Jonita Lattimore

A decade ago, doing the legwork for a Reader story about what’s now known as the Ryan Opera Center—the elite hothouse where Lyric Opera nurtures a dozen or so up-and-coming American vocalists at a time—I got a tour of the facility and an invitation to sit in on a coaching session. The singer was a Chicago native, a serious young soprano, who’d begun piano lessons at the age of three and soon after was singing at church and in the Chicago Children’s Choir. Her name was Jonita Lattimore, and her voice was ravishing. Her brief performance in an empty room has remained a highlight of my years on the arts beat.

Lattimore still lives in Chicago, and teaches at Roosevelt University’s Chicago College of Performing Arts, but her singing career has since taken her around the world. It’s been possible to hear her on local stages now and then—she has a gig at least once a year with the Grant Park Symphony, for example. But there’s an exceptional opportunity coming up: when Lyric does Porgy and Bess this fall, with Gordon Hawkins and Morenike Fadayomi alternating with Lester Lynch and Lisa Daltirus in the title roles, Lattimore will be there, too, as Serena, whose husband’s murder sets the plot in motion. She’ll mourn his loss with the majestic “My Man’s Gone Now.”

That aria, which takes the universal human wail in the face of death and turns it into a thing of transcendent beauty, is wrenching under any circumstances. But Lattimore says it will have a special meaning for her when she performs it at Lyric. It’s the piece she sang four years ago at the University of Illinois’ memorial tribute to her mentor, baritone William Warfield—and she’ll be singing it on the stage he occupied over a half century ago when he played Porgy.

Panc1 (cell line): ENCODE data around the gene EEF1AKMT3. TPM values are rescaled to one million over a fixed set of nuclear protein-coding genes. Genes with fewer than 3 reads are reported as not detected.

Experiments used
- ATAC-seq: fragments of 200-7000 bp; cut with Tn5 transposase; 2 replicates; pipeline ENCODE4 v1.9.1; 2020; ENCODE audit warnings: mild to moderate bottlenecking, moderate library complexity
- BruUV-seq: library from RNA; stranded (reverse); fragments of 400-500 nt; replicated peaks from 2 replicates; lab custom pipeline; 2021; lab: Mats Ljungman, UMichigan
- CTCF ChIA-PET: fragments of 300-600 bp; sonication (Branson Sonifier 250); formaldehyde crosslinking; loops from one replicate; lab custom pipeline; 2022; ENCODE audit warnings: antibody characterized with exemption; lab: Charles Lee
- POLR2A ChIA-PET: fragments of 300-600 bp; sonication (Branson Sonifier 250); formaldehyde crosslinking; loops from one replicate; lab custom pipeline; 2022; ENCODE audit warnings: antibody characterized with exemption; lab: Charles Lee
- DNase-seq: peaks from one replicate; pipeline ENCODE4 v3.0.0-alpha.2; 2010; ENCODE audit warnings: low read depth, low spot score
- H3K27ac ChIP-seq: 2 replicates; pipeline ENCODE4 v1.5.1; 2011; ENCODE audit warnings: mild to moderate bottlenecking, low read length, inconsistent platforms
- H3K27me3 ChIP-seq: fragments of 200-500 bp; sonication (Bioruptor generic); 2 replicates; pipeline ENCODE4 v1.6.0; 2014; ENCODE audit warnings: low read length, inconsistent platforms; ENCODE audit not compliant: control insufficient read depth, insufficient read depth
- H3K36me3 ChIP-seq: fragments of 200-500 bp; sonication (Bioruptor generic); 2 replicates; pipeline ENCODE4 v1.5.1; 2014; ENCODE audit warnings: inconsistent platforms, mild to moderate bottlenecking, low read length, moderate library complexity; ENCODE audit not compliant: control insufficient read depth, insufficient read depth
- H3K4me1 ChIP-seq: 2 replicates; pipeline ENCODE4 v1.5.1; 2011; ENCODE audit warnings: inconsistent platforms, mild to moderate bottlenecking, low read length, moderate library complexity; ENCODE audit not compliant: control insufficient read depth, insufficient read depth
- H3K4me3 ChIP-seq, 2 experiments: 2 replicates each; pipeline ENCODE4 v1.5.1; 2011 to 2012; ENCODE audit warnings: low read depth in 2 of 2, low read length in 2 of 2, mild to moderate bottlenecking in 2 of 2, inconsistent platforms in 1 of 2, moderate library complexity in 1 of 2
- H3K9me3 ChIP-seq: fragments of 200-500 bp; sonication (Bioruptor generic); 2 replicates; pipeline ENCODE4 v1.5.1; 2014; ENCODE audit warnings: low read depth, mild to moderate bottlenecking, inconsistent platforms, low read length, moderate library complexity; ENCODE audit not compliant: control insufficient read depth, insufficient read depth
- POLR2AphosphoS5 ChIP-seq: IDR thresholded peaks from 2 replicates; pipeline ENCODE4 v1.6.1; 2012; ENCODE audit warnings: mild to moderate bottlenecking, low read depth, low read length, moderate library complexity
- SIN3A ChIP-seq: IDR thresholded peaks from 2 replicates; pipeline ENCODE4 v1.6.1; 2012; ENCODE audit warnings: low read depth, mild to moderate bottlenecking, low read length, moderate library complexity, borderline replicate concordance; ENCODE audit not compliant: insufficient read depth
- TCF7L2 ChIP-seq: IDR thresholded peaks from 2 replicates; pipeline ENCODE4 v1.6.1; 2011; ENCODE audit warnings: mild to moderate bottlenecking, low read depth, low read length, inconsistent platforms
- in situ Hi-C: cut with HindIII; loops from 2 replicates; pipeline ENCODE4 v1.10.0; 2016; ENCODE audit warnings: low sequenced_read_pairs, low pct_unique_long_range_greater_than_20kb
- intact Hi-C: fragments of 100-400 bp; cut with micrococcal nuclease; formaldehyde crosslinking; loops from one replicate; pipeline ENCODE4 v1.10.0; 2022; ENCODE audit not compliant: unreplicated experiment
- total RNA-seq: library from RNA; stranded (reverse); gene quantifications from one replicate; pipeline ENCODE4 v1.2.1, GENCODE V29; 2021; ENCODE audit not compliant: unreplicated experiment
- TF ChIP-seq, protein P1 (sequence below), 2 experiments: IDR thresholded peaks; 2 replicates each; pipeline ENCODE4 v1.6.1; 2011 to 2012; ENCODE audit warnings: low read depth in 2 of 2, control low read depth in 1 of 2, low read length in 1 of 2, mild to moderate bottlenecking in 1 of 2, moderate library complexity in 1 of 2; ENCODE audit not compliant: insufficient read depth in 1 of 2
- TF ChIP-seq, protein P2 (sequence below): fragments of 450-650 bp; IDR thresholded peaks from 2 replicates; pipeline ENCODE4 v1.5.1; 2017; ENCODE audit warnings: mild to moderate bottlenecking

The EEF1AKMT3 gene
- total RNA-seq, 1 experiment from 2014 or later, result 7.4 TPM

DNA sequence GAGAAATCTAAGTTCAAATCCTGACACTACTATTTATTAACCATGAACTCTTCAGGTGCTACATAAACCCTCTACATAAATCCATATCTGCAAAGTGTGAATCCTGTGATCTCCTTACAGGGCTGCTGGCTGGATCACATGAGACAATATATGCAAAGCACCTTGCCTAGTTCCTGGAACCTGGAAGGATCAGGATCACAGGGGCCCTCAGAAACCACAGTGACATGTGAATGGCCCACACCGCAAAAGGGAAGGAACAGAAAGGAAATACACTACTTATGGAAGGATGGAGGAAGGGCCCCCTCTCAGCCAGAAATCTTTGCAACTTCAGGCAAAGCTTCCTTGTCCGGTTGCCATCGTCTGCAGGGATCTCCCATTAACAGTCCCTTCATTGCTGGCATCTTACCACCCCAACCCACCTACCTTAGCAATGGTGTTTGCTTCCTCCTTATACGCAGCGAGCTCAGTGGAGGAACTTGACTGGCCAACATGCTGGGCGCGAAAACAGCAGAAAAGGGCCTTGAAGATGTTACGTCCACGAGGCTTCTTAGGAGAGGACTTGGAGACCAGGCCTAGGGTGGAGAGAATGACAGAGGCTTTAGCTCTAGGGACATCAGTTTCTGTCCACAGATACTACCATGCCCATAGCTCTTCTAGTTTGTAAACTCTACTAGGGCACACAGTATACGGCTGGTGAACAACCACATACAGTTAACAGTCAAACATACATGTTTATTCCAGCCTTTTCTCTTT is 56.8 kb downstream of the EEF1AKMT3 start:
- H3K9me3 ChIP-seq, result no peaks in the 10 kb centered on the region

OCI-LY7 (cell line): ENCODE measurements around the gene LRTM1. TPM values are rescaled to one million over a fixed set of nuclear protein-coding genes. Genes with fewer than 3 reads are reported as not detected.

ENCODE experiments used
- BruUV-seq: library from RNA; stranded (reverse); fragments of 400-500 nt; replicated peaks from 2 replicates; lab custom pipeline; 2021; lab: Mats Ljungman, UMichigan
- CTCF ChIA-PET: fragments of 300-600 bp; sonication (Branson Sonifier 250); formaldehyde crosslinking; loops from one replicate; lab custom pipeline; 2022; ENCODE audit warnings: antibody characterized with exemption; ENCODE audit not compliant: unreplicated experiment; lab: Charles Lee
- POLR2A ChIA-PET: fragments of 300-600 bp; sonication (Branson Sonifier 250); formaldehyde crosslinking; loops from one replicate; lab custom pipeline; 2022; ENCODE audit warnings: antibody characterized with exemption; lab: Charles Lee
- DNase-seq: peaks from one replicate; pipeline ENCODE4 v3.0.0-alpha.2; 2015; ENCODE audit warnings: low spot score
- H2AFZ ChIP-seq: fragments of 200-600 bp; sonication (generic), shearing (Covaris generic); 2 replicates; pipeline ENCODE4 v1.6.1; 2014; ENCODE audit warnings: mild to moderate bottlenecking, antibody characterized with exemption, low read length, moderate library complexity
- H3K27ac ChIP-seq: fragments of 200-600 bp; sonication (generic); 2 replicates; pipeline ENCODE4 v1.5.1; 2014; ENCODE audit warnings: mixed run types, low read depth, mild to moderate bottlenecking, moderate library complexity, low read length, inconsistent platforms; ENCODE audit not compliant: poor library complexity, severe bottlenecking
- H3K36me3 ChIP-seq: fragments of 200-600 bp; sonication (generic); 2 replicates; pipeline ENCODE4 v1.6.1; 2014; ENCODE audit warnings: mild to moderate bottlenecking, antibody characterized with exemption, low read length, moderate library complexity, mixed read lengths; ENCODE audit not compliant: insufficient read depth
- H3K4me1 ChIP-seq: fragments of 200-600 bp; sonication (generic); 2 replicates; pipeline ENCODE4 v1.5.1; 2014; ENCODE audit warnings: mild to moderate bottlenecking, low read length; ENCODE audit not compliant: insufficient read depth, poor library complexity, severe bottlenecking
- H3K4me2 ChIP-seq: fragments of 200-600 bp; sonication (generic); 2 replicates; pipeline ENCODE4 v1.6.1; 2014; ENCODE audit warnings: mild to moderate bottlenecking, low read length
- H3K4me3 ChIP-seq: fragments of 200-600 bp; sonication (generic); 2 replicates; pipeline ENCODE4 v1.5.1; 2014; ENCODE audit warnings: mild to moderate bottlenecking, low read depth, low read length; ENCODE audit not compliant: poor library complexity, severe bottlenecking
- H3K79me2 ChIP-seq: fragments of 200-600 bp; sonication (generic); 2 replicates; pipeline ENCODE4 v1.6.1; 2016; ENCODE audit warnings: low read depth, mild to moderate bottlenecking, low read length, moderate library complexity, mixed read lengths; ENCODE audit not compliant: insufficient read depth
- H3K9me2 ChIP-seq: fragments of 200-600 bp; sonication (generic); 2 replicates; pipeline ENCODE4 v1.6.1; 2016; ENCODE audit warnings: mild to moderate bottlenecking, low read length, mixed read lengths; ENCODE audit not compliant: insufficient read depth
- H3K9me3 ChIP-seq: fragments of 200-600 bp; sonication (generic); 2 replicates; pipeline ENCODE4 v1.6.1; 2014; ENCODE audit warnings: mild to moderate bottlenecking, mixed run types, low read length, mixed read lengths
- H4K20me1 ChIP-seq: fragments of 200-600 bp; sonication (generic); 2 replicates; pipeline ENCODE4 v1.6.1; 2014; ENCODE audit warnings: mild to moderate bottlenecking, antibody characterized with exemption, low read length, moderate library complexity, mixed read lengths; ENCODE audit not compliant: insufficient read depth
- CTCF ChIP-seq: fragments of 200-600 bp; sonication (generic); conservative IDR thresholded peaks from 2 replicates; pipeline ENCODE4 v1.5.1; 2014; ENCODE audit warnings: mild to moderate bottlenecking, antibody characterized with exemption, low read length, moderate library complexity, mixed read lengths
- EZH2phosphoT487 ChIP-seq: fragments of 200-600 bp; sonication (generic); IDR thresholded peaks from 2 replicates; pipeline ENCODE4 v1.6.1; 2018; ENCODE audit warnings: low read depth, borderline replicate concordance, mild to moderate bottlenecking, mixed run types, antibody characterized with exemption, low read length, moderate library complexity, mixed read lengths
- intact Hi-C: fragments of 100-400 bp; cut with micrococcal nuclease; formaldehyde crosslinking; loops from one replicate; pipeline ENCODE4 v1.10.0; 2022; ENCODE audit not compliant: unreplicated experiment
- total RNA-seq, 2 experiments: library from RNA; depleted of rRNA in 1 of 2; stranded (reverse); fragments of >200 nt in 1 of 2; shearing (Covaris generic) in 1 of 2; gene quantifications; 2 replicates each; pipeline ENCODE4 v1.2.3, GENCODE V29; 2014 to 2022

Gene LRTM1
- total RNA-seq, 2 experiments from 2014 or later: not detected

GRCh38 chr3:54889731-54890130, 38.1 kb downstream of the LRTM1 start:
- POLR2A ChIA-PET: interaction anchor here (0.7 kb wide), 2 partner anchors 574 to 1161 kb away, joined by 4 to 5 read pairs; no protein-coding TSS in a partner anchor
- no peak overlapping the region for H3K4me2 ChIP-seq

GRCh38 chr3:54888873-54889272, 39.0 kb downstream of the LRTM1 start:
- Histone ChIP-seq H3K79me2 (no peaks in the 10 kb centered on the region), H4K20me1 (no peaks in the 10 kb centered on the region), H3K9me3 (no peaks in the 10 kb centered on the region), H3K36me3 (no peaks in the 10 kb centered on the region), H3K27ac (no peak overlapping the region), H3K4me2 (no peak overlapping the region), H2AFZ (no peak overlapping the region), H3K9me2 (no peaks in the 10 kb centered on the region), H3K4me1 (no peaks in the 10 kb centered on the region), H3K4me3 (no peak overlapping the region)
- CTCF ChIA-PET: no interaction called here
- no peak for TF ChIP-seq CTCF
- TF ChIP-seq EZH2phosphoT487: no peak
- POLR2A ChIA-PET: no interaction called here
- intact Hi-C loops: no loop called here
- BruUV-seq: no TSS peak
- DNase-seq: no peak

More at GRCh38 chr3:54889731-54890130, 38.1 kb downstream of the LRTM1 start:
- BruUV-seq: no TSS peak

The Porgy and Bess Warfield starred in was a traveling production, booked into the Civic Opera House as a rental for four weeks in 1952. Directed by Robert Breen, it featured Cab Calloway as Sportin’ Life and another Lattimore idol, Leontyne Price, opposite Warfield as Bess. The chemistry between Warfield and Price must have been palpable: by the end of the Chicago run, they were married.

Chemistry notwithstanding, the production was a hard sell. Promoter Danny Newman had to give away all the tickets for the first week to create the word-of-mouth that sold the rest. But along with his Joe in Show Boat, Porgy became one of Warfield’s signature roles.

Lattimore met Warfield—Uncle Bill to her, though not a blood relative—while she was still in high school at Kenwood Academy. When she took first place in voice and second in piano at a national music competition, Warfield advised her to apply to his alma mater, the Eastwood School of Music. She attended on the William Warfield scholarship and later, following his advice again, went to grad school at the U. of I., where he’d been a professor.

This Porgy and Bess will be the first on the Lyric stage since Warfield did it.

aPorgy and Bess, with music by George Gershwin, libretto by DuBose and Dorothy Heyward, and lyrics by the Heywards and Ira Gershwin, opens Tue 11/18, 7:30 PM. Through 12/19: Lyric Opera of Chicago, 20 N. Wacker, 312-332-2244, $32-$197. —Deanna Isaacs